Stress is definitely contagious. The stress of one family member can impact the entire family unit. I know when my partner is stressed out, I definitely take that on myself. Then, our kids have two stressed out parents to contend with and their own emotional well-being is impacted. With that in mind, it’s important to help a stressed out loved one, providing them with support while also maintaining the health of your family. Here are six ways you can be your partner’s support system when they are struggling.
Let them feel their feelings!
Has anyone ever felt calmer after being told to “calm down”? No one ever feels better when they’re told that their feelings or situation is no big deal, or when their anxieties are dismissed with a “You’ll be ok.” Instead, allow your partner to feel their feelings. Validate their experience. The truth is, stress is such an intensely internal feeling, and a personal one, too – we aren’t privy to the past experiences and emotions that lead up to our partner’s struggles. But we don’t have to understand it in order to validate it. We can just say, “This sounds really tough, and I am so sorry you’re going through this.” Let them know that you take their pain seriously. This not only helps alleviate some of the stress, but can also really help in continuing to build a bond of trust between you and your partner.
Listen with a purpose
Listening is both a gift and a skill, and something we can always get better at doing. First, just let your partner talk it out. Sometimes just having a willing ear can help your partner process through their struggles, and often, they come to their own solutions just by talking it out. Talking through it can also help your partner recognize that their stress is intensified or magnified by an unrelated trauma. Allow them to talk through it first, before offering input. Often, when we jump in with solutions that may seem obvious to us, our partners may feel silly, or become resentful. Once they are through talking, ask them what sort of support they would like from you. Do they want help brainstorming solutions? Or do they just need a trusted person to which they can vent?
Keep to the schedule
When one person in a tight-knit unit, like a family, is struggling, it’s easy to let that derail everyone. However, you should really try to maintain your family’s daily schedule as much as you can. Sometimes this means taking on more when your partner simply can’t. This creates a stable foundation for your family, and can actually provide comfort to your stressed-out partner. Remember, families run on cycles, and there may be times when you need support, and your partner will have to step in and help you. The purpose is to create a family that has the capacity to support each other and continue to function, even when life gets hard.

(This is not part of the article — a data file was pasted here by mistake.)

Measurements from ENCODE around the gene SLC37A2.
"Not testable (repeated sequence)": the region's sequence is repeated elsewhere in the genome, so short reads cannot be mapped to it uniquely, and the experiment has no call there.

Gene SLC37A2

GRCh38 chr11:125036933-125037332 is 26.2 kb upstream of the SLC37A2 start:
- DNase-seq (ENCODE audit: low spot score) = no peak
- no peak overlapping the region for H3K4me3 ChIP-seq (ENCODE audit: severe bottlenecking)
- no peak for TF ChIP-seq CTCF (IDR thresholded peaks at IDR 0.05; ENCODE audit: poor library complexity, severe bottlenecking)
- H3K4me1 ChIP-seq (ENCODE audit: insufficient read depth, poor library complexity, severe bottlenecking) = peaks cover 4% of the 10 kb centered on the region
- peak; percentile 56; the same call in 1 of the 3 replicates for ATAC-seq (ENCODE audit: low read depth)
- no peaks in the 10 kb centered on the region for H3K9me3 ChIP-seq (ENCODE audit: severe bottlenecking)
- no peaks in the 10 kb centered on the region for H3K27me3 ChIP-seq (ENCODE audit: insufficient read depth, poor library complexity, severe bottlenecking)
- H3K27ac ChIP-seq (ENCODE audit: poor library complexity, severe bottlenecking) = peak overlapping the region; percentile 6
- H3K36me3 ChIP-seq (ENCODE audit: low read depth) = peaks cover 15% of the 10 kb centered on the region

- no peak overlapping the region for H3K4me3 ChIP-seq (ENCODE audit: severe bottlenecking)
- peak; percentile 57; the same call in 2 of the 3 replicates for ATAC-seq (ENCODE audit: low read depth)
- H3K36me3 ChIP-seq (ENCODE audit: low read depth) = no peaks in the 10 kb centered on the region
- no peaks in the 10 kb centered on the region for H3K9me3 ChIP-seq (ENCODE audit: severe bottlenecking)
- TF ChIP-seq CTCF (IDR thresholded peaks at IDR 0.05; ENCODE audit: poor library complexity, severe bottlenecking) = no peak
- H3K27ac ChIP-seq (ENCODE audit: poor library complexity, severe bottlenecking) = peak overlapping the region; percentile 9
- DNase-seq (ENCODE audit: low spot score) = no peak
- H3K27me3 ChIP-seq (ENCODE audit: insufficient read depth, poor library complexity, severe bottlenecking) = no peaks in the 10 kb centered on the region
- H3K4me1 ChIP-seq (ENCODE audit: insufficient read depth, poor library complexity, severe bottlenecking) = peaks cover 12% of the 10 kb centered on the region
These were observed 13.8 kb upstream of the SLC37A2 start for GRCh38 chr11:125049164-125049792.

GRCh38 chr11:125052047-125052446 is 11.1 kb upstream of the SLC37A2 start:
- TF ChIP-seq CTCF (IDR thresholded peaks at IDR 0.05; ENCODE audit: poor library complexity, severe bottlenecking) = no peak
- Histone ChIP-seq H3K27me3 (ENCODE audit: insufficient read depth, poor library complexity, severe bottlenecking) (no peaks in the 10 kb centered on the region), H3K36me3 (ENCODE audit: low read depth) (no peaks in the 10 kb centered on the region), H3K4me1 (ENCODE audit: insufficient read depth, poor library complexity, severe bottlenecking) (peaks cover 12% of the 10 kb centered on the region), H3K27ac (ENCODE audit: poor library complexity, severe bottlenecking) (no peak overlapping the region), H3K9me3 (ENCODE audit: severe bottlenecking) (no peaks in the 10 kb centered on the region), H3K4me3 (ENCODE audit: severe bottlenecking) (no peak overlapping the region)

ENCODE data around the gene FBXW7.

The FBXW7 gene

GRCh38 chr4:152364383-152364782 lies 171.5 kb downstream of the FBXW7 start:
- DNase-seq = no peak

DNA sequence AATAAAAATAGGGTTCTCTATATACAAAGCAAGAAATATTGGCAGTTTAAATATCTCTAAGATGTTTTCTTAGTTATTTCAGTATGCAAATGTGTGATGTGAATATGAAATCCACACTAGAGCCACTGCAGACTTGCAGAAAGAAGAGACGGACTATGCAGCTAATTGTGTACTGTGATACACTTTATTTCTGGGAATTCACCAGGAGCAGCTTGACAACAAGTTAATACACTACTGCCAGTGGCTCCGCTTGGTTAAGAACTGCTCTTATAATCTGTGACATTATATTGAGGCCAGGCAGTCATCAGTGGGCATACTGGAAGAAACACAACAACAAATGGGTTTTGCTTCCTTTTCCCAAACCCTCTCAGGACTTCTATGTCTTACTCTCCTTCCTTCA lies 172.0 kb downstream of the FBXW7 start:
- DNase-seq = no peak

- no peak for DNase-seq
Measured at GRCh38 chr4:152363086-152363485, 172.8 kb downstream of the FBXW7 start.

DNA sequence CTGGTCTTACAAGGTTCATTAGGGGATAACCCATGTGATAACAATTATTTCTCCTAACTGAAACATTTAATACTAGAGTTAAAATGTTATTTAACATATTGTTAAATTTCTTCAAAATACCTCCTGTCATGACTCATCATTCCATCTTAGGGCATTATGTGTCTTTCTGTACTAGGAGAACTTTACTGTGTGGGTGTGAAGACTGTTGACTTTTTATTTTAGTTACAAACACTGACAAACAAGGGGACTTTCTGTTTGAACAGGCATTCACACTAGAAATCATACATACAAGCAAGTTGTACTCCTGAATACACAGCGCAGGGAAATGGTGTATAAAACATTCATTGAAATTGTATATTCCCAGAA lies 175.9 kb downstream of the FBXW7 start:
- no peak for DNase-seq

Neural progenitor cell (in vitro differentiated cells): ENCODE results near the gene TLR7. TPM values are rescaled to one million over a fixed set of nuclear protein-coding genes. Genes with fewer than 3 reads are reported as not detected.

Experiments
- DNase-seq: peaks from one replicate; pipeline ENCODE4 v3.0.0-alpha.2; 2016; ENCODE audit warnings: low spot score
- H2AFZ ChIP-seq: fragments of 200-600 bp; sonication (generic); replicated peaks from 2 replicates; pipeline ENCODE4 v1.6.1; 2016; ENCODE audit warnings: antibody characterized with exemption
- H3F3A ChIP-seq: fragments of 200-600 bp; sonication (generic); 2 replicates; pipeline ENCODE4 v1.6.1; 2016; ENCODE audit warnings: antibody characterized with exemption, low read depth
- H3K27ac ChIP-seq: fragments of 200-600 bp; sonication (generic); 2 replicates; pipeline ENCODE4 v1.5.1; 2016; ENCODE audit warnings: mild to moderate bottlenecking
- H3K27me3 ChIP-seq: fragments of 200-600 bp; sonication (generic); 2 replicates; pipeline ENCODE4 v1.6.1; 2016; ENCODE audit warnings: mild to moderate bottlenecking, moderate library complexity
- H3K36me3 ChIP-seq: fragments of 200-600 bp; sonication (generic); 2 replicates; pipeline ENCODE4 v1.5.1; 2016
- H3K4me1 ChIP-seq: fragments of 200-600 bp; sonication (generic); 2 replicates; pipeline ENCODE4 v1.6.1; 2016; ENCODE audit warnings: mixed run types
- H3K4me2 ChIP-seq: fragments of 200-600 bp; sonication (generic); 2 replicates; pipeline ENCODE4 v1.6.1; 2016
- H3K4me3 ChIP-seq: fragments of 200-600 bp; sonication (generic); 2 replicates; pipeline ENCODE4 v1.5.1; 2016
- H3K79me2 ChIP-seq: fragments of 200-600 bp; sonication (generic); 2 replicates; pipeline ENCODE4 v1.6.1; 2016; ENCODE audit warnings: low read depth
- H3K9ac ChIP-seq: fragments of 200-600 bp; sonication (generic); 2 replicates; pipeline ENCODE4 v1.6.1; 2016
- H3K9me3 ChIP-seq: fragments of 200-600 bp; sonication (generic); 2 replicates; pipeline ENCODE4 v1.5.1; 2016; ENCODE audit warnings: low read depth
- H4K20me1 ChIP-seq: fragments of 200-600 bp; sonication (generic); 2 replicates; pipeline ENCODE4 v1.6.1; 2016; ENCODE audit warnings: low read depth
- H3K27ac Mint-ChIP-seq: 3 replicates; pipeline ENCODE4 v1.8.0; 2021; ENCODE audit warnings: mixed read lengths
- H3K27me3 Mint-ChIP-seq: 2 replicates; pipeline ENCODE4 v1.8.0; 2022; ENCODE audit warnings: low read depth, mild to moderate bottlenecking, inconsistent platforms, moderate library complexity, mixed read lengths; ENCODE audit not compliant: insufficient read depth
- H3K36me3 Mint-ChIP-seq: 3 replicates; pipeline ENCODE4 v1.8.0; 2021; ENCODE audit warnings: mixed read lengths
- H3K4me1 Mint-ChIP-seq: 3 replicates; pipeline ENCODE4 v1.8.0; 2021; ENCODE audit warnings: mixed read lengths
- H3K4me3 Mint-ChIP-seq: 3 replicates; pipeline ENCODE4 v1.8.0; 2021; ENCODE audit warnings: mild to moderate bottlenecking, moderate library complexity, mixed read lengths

Foster an environment of gratitude
Practicing gratitude is something all families should do, all the time, because it truly shifts perspective, and can create resiliency that helps carry them through times of stress. There are lots of ways to incorporate gratitude. Help a stressed out loved one identify things for which they are thankful. Just make sure you do it at a time when your partner can be receptive to it. Then, if you haven’t already, try to incorporate practicing gratitude daily. This can be done together in a few minutes, as a family, just by sharing one positive moment in your day, and asking your loved ones to share theirs.
Look for professional support
Stress is a part of life, but if your loved one is battling it habitually, or seems to struggle to get through periods of stress, it may be time to find a professional to help. Continuous stress can lead to health problems. It also causes unnecessary strain to your partner’s mental health, and the health of your family. In fact, symptoms of anxiety can also be a sign of depression and may need professional evaluation. There is no reason for your loved one to suffer when there are so many ways to effectively help treat them.
Don’t forget yourself
The safest way to save someone from drowning is to make sure your own life jacket is secure before jumping in the water. In other words, you have to take care of yourself in order to effectively take care of others. In addition to sticking to your family’s routines as much as possible, make sure you carve some time out for yourself, to engage in self-care. Taking care of someone is hard work. Along with providing them with the support they need during their time of need, you are also pulling double duty to make sure your family unit keeps operating. That’s a lot! Doing something for you can help you maintain the strength you need to keep things going and help prevent caretaker burnout and resentment.